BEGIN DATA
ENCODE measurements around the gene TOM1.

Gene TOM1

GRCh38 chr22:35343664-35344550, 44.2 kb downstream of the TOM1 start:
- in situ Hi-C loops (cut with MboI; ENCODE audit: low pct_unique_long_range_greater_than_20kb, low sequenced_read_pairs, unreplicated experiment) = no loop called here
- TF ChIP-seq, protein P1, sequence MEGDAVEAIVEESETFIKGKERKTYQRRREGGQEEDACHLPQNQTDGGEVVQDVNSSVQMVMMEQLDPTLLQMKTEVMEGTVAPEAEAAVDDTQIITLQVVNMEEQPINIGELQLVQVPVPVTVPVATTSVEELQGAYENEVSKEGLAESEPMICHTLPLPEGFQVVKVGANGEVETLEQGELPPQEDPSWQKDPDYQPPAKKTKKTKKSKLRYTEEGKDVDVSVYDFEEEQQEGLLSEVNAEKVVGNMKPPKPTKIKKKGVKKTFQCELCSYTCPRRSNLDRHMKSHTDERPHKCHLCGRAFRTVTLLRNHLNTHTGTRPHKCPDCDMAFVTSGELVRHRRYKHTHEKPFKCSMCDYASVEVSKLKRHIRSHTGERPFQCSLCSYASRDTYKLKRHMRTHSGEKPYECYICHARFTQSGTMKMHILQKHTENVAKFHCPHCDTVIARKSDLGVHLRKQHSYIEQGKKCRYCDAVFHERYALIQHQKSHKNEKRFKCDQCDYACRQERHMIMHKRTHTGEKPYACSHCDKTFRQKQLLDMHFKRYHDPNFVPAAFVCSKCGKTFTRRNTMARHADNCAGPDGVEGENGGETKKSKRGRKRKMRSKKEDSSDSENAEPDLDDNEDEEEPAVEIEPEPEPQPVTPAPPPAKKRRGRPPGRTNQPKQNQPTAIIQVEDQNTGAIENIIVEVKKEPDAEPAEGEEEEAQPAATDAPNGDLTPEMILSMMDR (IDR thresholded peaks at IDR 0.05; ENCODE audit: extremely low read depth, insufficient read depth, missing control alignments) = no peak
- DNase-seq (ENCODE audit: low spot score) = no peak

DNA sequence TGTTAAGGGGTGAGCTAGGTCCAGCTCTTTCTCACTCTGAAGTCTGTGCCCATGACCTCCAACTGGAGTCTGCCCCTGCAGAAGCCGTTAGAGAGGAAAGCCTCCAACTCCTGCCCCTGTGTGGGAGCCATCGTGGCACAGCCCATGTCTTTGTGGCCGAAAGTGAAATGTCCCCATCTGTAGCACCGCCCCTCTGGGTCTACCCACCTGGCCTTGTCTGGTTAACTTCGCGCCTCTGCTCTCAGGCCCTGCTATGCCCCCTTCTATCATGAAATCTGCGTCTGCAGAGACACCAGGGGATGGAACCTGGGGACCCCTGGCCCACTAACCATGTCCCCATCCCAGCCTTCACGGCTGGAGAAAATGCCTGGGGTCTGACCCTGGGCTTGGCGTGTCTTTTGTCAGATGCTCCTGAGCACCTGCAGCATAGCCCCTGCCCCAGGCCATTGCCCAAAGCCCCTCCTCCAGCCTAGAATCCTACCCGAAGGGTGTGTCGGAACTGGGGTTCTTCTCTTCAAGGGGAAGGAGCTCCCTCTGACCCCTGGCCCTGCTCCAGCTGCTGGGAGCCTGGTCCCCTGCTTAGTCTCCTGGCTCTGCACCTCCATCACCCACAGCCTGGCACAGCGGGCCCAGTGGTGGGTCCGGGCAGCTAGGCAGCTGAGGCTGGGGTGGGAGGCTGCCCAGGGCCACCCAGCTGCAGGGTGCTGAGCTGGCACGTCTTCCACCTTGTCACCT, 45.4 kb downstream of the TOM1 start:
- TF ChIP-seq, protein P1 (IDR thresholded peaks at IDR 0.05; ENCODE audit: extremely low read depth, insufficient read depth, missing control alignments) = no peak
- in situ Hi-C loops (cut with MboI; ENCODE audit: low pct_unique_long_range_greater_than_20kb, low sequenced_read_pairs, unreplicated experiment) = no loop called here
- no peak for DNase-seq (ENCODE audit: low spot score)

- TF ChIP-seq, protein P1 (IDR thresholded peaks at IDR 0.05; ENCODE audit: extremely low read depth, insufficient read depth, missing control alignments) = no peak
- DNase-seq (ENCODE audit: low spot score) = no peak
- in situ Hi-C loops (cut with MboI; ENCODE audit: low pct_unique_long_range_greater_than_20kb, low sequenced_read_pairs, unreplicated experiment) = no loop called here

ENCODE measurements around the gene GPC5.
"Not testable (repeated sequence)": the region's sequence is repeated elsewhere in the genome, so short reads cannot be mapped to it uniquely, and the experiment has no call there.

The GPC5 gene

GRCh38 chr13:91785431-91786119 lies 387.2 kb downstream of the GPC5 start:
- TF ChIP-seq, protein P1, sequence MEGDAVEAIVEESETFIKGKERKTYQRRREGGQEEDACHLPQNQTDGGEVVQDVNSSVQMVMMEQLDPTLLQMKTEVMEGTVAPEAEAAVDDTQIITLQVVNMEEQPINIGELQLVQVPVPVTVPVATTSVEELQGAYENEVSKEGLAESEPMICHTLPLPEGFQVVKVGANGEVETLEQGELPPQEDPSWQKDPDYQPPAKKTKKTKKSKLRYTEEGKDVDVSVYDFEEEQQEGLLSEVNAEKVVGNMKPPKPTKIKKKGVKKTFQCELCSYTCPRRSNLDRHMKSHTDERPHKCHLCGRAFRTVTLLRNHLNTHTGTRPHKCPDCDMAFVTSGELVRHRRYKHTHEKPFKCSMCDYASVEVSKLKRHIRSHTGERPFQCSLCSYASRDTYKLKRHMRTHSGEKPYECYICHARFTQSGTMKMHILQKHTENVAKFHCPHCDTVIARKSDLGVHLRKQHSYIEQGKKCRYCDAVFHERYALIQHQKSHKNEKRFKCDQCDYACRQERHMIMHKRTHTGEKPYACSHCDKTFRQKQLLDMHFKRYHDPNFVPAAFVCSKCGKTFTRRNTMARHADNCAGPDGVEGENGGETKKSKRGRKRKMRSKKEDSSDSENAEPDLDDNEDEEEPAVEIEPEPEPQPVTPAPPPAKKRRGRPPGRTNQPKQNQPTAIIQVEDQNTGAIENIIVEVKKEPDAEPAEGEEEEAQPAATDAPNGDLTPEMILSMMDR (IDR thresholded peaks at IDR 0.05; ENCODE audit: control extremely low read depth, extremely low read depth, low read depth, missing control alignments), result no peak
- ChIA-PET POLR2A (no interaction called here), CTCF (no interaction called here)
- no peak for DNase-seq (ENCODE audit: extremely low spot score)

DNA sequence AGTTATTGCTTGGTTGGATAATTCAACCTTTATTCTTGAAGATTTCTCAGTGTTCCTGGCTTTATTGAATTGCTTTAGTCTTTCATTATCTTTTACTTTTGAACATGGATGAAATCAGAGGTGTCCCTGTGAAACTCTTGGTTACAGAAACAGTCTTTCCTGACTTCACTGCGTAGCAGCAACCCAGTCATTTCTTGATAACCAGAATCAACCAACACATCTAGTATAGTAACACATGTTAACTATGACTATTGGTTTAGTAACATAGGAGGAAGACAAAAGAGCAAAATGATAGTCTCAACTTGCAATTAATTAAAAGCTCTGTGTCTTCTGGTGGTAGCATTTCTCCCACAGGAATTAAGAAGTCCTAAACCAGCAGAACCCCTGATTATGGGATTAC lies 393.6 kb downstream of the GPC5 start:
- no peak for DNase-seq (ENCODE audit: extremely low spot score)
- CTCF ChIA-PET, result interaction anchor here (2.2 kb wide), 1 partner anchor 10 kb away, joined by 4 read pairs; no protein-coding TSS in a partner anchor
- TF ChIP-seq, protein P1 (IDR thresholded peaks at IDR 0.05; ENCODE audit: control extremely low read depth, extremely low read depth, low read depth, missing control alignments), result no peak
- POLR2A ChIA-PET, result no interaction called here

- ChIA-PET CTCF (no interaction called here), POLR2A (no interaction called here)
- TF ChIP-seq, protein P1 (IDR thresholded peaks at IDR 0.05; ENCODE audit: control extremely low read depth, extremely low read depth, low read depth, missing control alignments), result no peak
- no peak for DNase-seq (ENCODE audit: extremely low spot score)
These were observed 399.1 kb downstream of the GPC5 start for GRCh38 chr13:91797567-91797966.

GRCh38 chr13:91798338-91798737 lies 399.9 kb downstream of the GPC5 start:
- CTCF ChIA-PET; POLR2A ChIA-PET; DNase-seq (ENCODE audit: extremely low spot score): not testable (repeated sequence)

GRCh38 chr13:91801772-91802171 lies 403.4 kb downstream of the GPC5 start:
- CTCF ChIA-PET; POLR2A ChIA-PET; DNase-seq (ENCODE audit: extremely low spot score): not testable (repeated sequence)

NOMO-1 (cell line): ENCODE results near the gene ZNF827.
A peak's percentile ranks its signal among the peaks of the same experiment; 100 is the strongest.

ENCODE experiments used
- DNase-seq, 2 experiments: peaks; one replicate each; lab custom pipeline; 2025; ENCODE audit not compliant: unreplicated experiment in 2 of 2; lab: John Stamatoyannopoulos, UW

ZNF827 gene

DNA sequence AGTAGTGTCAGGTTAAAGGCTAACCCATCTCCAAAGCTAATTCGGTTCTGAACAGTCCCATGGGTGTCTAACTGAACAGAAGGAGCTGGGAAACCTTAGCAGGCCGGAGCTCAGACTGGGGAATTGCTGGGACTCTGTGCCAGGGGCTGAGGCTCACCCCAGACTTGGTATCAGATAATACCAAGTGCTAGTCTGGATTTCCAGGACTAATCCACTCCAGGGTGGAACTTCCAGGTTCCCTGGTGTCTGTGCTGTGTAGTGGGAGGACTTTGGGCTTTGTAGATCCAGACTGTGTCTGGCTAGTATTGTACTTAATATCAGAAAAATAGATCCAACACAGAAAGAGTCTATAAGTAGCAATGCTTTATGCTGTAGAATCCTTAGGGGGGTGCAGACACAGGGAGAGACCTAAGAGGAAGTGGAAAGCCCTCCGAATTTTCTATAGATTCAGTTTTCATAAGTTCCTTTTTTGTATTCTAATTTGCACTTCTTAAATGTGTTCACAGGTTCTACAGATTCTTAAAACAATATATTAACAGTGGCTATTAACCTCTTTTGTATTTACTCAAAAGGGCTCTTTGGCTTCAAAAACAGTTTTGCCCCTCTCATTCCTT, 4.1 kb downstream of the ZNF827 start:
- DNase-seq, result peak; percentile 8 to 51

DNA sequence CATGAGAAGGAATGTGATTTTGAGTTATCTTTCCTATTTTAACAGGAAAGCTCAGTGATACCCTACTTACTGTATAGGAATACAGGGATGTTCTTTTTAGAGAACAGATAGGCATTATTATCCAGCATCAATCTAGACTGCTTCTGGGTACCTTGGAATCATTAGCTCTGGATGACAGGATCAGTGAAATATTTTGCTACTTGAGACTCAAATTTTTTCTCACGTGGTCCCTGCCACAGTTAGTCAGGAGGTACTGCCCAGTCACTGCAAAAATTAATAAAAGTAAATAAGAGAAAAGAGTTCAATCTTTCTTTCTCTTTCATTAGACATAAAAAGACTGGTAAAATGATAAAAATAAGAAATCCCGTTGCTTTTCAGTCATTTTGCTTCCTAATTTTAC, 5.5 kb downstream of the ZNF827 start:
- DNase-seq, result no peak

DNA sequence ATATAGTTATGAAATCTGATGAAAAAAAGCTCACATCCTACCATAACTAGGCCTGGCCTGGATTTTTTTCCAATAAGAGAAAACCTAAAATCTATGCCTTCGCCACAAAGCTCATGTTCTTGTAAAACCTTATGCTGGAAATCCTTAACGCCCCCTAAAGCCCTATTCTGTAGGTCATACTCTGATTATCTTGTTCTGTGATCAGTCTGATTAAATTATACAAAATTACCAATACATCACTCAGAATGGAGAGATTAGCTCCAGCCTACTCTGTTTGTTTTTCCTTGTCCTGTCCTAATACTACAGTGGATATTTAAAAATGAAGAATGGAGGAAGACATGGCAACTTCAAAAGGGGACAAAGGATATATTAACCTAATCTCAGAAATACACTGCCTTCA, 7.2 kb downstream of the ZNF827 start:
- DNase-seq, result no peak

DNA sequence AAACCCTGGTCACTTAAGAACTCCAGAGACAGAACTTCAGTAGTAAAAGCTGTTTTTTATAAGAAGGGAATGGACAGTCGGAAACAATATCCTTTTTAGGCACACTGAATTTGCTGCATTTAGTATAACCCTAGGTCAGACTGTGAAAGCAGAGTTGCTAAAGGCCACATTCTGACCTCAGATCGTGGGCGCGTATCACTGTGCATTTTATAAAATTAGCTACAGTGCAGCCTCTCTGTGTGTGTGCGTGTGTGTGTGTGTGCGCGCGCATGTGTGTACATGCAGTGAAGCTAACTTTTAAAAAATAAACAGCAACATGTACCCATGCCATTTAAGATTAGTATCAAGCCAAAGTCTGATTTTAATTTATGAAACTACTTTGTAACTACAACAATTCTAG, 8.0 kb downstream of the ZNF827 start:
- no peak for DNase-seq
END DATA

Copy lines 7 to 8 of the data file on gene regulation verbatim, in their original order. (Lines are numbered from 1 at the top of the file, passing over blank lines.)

DNA sequence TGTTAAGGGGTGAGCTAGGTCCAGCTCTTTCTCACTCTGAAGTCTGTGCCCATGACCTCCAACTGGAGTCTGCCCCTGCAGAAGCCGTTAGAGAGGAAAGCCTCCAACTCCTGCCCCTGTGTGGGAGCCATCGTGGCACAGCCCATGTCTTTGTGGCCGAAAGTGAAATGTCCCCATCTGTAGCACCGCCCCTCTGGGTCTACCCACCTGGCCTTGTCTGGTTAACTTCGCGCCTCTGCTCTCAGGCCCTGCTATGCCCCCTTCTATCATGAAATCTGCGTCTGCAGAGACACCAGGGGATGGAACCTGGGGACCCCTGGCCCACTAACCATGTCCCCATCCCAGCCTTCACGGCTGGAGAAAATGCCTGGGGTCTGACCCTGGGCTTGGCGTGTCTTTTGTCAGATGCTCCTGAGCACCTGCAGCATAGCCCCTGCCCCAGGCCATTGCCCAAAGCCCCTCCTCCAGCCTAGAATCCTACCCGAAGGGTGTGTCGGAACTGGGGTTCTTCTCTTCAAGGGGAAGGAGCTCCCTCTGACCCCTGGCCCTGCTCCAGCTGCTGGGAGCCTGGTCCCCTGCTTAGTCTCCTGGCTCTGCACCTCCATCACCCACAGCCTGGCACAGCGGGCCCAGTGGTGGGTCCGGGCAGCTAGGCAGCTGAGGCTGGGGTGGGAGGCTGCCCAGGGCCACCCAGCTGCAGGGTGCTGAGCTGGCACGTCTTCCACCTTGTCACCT, 45.4 kb downstream of the TOM1 start:
- TF ChIP-seq, protein P1 (IDR thresholded peaks at IDR 0.05; ENCODE audit: extremely low read depth, insufficient read depth, missing control alignments) = no peak